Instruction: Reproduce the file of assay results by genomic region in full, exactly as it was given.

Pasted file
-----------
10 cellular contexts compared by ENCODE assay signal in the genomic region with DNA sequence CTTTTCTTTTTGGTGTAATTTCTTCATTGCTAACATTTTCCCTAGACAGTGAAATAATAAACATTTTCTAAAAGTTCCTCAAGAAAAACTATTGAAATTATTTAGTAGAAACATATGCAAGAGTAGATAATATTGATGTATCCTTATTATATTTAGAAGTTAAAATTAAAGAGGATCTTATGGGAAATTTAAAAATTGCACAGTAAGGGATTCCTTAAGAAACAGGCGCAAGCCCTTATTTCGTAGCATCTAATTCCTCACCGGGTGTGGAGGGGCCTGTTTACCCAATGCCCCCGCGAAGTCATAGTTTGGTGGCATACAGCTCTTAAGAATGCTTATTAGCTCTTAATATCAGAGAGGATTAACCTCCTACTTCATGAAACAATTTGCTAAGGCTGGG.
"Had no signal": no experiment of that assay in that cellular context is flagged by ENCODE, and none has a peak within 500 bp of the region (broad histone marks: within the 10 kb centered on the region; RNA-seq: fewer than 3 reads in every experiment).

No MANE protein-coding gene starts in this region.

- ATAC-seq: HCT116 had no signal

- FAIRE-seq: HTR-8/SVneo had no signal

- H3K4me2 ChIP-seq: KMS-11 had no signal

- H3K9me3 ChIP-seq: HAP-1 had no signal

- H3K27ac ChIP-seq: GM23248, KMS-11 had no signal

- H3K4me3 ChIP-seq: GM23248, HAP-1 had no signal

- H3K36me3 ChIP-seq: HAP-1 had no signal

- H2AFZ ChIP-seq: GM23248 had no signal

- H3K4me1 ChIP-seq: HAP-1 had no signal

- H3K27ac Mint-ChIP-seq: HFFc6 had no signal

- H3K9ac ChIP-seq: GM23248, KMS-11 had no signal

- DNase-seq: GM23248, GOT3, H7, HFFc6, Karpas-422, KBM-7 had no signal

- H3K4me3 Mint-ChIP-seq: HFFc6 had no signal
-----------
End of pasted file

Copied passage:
10 cellular contexts compared by ENCODE assay signal in the genomic region with DNA sequence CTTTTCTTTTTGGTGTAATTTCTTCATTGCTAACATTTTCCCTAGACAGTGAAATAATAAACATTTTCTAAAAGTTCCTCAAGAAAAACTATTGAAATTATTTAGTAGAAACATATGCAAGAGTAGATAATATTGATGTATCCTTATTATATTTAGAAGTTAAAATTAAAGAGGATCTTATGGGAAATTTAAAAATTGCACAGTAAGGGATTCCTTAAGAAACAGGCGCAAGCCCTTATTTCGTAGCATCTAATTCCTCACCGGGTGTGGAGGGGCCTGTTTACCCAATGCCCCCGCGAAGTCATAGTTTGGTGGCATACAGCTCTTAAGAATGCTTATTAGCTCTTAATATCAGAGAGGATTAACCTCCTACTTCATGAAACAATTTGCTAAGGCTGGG.
"Had no signal": no experiment of that assay in that cellular context is flagged by ENCODE, and none has a peak within 500 bp of the region (broad histone marks: within the 10 kb centered on the region; RNA-seq: fewer than 3 reads in every experiment).

No MANE protein-coding gene starts in this region.

- ATAC-seq: HCT116 had no signal

- FAIRE-seq: HTR-8/SVneo had no signal

- H3K4me2 ChIP-seq: KMS-11 had no signal

- H3K9me3 ChIP-seq: HAP-1 had no signal

- H3K27ac ChIP-seq: GM23248, KMS-11 had no signal

- H3K4me3 ChIP-seq: GM23248, HAP-1 had no signal

- H3K36me3 ChIP-seq: HAP-1 had no signal

- H2AFZ ChIP-seq: GM23248 had no signal

- H3K4me1 ChIP-seq: HAP-1 had no signal

- H3K27ac Mint-ChIP-seq: HFFc6 had no signal

- H3K9ac ChIP-seq: GM23248, KMS-11 had no signal

- DNase-seq: GM23248, GOT3, H7, HFFc6, Karpas-422, KBM-7 had no signal

- H3K4me3 Mint-ChIP-seq: HFFc6 had no signal